With this limitation, however, we remark that it is a Christian duty to dwell much more on the thought of future blessedness than most men do. If ever the apostle's step began to flag, the radiant diadem before him gave new vigor to his heart, and we know how at the close of his career the vision became more vivid and more entrancing. "Henceforth there is laid up for me a crown of glory!" It is our privilege, if we are on our way to God, to keep steadily before us the thought of home. Make it a matter of habit. Force yourself at night, alone, in the midst of the world's bright sights, to pause to think of the heaven which is yours. Let it calm you and ennoble you, and give you cheerfulness to endure It was so that Moses was enabled to live amongst all the fascinations of his courtly life, with a heart unseduced from his laborious destiny. By faith... "esteeming the reproach of Christ greater riches than the treasures of Egypt." Why? "For he had respect unto the recompense of the reward." It was so that our Master strengthened his human soul for its sharp earthly endurance. "For the joy that was set before him, He endured the cross, despising the shame." If we would become heavenly-minded, we must let the imagination realize the blessedness to which we are moving on. Let us think much of rest — the rest which is not of indolence, but of powers in perfect equilibrium. The rest which is deep as summer midnight, yet full of life and force as summer sunshine, the sabbath of eternity. Let us think of the love of God, which we shall feel in its full tide upon our souls. Let us think of that marvellous career of sublime occupation which shall belong to the spirits of just men made perfect; when we shall fill a higher place in God's universe, and more consciously, and with more distinct insight, co-operate with God in the rule over His Creation. "I press towards the mark — for the prize."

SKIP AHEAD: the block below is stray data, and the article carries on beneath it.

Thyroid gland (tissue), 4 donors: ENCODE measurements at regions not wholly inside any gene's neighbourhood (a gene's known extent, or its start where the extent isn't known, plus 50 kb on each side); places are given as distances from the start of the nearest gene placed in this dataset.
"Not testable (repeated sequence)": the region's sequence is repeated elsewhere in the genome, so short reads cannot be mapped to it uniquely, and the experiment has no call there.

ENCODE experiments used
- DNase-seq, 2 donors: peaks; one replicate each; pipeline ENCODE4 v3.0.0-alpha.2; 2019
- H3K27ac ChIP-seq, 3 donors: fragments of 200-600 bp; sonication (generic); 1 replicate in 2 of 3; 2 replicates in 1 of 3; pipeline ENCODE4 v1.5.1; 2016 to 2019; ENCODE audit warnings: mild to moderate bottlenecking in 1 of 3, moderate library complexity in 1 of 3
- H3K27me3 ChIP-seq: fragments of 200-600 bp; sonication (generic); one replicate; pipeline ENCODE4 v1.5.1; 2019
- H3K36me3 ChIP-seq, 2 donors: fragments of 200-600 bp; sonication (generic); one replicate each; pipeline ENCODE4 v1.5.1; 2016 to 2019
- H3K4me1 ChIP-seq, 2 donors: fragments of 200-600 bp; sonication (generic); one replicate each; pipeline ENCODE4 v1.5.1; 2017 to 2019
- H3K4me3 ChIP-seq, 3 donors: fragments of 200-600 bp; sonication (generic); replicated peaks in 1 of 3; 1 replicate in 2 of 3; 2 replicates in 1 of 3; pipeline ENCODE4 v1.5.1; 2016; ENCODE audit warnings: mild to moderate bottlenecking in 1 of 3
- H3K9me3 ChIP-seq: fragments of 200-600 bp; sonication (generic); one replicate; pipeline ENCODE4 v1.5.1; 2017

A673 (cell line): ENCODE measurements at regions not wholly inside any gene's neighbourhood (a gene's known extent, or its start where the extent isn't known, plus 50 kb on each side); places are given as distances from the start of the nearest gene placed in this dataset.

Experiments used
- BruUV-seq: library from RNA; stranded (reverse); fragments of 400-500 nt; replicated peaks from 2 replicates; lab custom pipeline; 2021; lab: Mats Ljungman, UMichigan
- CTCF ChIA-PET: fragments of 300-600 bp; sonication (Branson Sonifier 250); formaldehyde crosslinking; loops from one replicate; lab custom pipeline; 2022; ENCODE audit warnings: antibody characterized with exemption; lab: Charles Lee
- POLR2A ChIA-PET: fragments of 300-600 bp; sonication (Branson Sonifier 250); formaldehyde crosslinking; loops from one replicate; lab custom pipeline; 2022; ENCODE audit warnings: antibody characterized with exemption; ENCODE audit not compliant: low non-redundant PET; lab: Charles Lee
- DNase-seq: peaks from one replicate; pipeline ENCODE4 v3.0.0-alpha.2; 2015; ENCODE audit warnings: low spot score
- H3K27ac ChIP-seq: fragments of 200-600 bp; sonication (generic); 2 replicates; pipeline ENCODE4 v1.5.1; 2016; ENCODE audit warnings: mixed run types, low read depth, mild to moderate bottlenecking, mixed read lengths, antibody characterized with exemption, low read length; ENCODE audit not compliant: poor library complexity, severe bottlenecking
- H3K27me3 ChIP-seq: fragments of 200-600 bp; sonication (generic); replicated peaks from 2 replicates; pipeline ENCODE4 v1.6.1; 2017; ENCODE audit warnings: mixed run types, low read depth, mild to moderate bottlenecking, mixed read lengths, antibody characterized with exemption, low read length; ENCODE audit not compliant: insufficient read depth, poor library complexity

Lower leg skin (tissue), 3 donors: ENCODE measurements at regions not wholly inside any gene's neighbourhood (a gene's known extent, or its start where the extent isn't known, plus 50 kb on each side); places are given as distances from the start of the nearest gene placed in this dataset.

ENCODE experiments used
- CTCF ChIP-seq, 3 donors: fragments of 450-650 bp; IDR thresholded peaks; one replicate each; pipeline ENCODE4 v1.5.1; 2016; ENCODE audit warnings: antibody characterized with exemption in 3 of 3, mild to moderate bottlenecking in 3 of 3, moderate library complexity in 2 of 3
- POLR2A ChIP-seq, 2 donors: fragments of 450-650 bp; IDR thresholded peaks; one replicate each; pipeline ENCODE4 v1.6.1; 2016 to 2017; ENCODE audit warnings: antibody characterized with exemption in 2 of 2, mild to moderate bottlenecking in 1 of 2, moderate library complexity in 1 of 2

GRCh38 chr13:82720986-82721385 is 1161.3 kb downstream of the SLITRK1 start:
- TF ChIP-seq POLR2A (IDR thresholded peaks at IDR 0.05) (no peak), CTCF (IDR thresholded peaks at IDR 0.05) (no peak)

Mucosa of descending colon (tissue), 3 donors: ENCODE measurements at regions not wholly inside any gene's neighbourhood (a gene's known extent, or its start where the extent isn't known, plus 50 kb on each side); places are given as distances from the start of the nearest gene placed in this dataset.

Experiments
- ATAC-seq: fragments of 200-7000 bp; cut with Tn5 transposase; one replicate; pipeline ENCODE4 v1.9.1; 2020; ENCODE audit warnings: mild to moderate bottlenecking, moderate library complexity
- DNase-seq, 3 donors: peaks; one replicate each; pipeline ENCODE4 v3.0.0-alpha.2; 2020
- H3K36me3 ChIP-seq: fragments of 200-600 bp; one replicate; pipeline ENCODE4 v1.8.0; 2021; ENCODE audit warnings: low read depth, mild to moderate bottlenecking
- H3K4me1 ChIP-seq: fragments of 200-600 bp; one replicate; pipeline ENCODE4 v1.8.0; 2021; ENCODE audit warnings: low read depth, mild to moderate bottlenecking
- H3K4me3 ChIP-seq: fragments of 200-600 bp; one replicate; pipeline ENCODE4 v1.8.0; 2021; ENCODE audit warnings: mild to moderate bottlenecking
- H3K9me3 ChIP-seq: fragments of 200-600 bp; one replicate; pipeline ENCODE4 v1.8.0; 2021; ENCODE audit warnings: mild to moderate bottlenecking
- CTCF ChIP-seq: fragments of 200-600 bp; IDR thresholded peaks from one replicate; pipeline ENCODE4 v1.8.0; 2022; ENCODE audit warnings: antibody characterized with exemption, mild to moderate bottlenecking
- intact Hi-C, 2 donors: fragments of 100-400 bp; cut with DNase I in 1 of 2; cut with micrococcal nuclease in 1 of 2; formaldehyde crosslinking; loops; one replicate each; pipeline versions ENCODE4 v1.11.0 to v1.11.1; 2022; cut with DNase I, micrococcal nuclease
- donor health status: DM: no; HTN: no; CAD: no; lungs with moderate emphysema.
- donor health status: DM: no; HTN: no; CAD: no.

II. We pass to our second topic. The means which St. Paul found available for the attainment of Divine and perfect character. His great principle was to "forget the things which were behind, and to reach forward to the things which were before." The wisdom of a divine life lies hid in this principle. I shall endeavor to expand the sentiment to make it intelligible.